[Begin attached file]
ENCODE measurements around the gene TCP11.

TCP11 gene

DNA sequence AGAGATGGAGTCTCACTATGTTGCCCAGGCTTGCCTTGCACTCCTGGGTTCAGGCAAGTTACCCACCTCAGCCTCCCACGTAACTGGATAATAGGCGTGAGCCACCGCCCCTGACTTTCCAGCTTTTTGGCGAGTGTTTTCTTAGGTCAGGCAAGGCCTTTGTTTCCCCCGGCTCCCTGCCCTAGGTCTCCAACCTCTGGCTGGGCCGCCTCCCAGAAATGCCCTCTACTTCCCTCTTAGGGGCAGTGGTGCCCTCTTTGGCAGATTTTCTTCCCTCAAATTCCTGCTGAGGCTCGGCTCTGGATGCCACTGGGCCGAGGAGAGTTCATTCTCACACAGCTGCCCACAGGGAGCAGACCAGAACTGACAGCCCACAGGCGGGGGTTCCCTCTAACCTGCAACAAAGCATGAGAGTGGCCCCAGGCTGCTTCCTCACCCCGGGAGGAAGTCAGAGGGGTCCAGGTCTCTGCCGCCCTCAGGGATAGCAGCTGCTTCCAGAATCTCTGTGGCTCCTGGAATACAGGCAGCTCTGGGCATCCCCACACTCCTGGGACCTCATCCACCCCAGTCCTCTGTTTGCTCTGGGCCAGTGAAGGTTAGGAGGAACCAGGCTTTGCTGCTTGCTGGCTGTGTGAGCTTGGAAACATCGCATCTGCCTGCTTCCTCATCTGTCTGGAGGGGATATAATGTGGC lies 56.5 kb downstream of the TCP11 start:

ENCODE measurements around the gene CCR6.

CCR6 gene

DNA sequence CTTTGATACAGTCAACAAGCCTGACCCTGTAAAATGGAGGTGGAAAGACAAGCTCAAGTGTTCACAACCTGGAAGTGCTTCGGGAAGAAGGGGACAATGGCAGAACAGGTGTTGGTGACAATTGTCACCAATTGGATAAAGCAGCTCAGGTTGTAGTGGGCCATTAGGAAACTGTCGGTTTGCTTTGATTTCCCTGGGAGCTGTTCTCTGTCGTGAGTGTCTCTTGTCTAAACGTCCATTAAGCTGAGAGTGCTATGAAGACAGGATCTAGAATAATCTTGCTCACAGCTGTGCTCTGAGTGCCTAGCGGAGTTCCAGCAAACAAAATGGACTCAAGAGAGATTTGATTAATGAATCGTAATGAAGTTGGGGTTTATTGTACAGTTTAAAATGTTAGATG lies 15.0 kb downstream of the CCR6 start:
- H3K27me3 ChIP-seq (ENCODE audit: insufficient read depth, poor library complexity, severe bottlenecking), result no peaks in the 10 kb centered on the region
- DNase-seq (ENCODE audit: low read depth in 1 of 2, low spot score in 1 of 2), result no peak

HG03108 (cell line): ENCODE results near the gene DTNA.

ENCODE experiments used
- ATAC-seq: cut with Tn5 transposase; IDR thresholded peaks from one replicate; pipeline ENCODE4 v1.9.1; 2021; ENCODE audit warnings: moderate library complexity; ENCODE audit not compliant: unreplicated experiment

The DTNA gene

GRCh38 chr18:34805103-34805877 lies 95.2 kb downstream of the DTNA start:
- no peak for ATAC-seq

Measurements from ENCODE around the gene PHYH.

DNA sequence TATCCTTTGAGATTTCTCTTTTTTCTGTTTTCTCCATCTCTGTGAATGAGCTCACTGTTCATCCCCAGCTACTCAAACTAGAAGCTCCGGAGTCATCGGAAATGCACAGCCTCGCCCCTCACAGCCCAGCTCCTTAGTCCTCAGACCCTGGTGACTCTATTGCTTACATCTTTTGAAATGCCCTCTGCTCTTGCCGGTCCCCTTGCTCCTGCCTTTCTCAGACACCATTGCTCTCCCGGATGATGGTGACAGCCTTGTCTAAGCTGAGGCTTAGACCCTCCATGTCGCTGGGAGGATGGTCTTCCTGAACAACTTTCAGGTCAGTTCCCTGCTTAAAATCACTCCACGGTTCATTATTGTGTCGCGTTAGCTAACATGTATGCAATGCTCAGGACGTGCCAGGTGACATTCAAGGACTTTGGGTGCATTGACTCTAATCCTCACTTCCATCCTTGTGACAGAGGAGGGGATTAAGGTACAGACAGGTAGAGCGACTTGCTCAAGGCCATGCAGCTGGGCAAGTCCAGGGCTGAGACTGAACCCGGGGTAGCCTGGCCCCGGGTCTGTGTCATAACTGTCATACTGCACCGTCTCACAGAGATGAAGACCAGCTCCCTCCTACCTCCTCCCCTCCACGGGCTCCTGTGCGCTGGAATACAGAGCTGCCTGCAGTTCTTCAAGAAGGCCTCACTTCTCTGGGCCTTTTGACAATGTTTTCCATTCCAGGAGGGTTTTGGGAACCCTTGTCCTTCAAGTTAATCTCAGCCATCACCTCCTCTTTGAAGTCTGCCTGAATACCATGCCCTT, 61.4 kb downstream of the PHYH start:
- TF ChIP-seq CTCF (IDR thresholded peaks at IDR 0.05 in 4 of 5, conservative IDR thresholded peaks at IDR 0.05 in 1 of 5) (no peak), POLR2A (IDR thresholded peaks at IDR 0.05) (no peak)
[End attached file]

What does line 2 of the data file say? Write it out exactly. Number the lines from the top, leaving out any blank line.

TCP11 gene